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Technology research labs: pure vs. applied

I had a meeting with IBM’s head of research at its Rational User Conference last year in Orlando and got into a discussion about the process for R&D as it actually happens in the lab. I liked the fact that Big Blue takes a two pronged approach to research and has both a “pure” and “applied” team of boffins beavering away in relative isolation from each other.
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Written by Adrian Bridgwater on

I had a meeting with IBM’s head of research at its Rational User Conference last year in Orlando and got into a discussion about the process for R&D as it actually happens in the lab. I liked the fact that Big Blue takes a two pronged approach to research and has both a “pure” and “applied” team of boffins beavering away in relative isolation from each other.

The idea, according to IBM, is as follows:

PURE: This is a team a wacky way out “hey let’s see what happens if we put this application in a microwave and set the power to full” developer guys (and gals) whose mindset is finely tuned to the “let’s play with it until it breaks” principle of research. These guys are real ‘out of the box’ thinkers who want to develop new applications just because they have never been developed before.

APPLIED: This rather less excitable but equally talented team take a more empirical approach to R&D and, when reviewing the PURE team’s work, might just be overheard muttering things like “well, that’s a crazy idea that would never work in the real world” – but they may take just a pinch of that craziness and use it to temper some of the existing application development that’s going on.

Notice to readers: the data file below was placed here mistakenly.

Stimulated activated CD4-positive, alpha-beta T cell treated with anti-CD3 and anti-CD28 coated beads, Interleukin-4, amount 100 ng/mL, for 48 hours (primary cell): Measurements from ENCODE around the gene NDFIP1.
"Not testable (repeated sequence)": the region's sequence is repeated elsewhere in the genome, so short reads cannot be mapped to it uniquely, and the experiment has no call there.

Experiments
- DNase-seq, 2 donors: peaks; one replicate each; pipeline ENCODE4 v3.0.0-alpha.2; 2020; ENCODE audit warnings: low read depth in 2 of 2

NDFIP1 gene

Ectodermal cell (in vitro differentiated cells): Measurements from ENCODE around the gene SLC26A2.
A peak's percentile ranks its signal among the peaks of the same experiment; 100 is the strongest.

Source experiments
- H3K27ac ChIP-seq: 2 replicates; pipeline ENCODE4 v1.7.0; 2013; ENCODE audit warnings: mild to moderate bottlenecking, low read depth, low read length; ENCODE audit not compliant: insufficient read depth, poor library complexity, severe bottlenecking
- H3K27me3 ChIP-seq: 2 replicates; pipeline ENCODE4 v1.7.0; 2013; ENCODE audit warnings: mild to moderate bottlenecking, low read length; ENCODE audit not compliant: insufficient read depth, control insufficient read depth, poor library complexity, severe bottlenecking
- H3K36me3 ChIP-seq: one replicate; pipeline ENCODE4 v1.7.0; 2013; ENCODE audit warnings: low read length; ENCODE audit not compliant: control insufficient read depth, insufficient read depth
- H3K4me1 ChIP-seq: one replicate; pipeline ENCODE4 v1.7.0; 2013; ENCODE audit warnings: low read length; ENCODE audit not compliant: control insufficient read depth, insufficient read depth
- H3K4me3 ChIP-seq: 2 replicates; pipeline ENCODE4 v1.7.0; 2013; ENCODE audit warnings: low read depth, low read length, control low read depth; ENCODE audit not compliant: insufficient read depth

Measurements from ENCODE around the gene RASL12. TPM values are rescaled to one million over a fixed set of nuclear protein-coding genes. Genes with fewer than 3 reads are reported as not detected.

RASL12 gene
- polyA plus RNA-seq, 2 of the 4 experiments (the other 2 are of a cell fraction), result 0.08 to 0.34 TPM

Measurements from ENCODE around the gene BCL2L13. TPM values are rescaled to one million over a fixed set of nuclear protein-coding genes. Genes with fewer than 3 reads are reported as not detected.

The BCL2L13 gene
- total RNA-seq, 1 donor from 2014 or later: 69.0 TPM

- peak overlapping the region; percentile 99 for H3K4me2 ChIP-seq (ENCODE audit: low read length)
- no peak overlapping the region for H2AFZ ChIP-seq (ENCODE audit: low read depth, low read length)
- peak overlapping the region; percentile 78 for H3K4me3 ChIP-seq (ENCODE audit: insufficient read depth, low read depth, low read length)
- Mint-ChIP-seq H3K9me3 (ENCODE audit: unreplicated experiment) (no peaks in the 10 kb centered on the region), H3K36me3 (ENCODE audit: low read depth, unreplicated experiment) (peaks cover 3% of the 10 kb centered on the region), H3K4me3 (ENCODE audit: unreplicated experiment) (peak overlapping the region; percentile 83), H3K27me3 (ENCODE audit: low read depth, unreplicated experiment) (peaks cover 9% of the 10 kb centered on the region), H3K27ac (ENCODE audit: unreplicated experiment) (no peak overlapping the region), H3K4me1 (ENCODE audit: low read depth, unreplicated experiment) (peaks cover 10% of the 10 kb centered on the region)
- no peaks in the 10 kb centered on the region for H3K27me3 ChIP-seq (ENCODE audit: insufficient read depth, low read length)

I just liked the duality of it. The fact that we can be crazy with application development, then semi-sensible semi-crazy afterwards seems like a nice world to live in. Why dig up this thought today? Only because I understand from the news round up this afternoon that Yahoo! has launched a new research lab in Haifa, Israel. I have a pal working in Tel Aviv in IT (hello Guy!) and he always tells me what a hotbed of innovation Israel is for tech R&D. You only have to look at the number of new media technologies that came out of the place to know that there is a fair bit of truth in this.

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Yahoo!’s lab will, according to Yahoo! focus on, “Boiling down complex technology problems into simple solutions to change the game in web search.”

“Search is still in its infancy,” said Prabhakar Raghavan, head of Yahoo! Research. “At Yahoo!, we are working on the hard core science that can lead to search experiences that are significantly beyond the current art.”

I was supposed to follow up a story on Intel in Haifa some time back but trouble flared up just beforehand so I was unable to go. It’s a shame really, I’d love to know what makes the place such a creative centre for information technology.

So there you have it – more R&D, this time in the Holy Land rather than Disneyland.

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